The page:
CONTINUOUS IMPROVEMENT FOR TEENS – SELF WORTH

Continuous improvement is more than just a business philosophy but also a personal endeavor. I recall one anecdote in my childhood that always stuck with me. It was geared toward teenage girls however its true for both male and females of any age.

It goes like this …..

While walking home from work at the mall one day you look down to find a hundred dollars in cash! You’re incredibly happy because it was payday and you had a $100.00 check in your pocket. You notify lost and found at the mall who says the money is yours if no one claims it in seven days. You rush home and tell your parents who are happy for you and proud of your honesty. However they ask one interesting question.

Today you had $200 all at once, $100.00 in cash and $100.00 found. Which $100.00 dollars do you value more and why?

Most kids will give you a puzzled look since both check and found money are monetarily equal. After a moment of reflection they will almost always say the check is of more value.

Why, because I had to work for it.

As parent this is your time to provide the relevance of the question.

Remember if someone wants your time and affection make them work for it. If they’re not willing to put in the work that should let you how little they value you. I’d much rather be earned money than free money! What about you?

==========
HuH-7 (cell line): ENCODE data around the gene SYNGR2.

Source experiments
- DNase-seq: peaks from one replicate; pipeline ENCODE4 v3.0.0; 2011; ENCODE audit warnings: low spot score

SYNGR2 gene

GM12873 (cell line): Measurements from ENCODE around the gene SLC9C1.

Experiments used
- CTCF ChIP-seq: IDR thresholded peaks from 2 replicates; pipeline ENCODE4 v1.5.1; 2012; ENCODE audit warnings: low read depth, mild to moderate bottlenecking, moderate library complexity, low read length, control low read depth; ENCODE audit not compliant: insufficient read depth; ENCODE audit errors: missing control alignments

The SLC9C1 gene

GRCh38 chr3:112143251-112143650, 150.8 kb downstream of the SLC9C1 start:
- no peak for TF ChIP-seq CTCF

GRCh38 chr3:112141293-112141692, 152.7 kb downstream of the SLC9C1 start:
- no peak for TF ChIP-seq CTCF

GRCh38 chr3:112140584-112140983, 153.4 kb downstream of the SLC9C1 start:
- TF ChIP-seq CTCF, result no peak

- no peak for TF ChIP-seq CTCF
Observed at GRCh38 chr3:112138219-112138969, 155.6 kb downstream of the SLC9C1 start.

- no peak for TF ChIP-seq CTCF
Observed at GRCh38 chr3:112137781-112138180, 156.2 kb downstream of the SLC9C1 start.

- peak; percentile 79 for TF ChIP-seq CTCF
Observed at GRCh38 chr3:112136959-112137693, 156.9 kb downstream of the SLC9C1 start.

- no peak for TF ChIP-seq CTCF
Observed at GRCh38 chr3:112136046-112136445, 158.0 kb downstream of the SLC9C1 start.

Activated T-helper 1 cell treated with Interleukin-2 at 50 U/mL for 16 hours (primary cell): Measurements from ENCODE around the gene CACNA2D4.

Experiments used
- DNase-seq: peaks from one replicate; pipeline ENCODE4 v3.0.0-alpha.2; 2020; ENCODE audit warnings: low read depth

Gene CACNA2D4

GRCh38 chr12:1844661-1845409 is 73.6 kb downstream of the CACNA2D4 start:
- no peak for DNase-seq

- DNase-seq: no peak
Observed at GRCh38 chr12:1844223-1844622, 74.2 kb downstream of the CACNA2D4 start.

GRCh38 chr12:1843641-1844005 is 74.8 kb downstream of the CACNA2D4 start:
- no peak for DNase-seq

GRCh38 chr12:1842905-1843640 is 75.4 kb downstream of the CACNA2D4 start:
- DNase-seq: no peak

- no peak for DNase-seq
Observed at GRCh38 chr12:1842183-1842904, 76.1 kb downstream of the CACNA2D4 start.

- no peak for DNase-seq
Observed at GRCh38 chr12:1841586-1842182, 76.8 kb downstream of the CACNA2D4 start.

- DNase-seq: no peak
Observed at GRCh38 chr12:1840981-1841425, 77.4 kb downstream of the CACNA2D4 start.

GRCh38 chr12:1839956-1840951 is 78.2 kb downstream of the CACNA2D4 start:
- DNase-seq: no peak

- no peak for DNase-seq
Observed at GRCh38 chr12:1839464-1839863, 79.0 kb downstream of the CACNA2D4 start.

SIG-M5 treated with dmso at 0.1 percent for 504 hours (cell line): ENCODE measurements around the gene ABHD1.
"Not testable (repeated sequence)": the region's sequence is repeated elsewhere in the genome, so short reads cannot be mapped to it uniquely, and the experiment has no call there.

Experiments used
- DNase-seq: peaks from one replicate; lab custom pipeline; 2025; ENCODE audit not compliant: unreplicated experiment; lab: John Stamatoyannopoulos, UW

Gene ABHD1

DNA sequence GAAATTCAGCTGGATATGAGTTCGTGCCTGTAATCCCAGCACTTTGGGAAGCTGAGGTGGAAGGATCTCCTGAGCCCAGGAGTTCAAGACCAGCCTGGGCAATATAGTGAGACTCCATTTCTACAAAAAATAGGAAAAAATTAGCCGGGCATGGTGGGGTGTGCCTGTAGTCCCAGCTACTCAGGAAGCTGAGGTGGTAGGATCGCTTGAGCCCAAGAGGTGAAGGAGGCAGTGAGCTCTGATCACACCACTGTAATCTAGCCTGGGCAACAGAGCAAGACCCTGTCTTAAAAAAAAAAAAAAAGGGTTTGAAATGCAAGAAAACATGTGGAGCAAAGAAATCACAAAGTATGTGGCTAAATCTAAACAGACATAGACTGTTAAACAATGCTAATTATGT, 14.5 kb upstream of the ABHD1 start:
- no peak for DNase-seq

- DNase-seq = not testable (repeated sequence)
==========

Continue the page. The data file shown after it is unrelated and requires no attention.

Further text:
Have an anecdote you like to share, I would be glad to publish.

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SCRUM – Has Your Time Come?

Fast job!Scrum “The Art of Doing Twice the Work in Half the Time” is a book written by Jeff Sutherland Co-Creator of the Scrum methodology. The word scrum is from rugby you know when players form up with arms interlocked and heads down, and push forward against a similar group from the opposing side. So you get the symbolism.

This book is yet another attempt to get across the lean manufacturing concept derived from Japanese manufacturing practices. Continue reading

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Book Discussion – Fast Forward Leadership

Most Lean Practitioners have a full library books, periodicals and professional publications. After a while they all melt together in the same old themes simply regurgitated with keywords of the moment. I decided to look over my bookshelf and discuss some of the books that broke the mode or at least were memorable and I believe worthy of discussion. Below is one I actually forgot about.

Fast Forward Leadership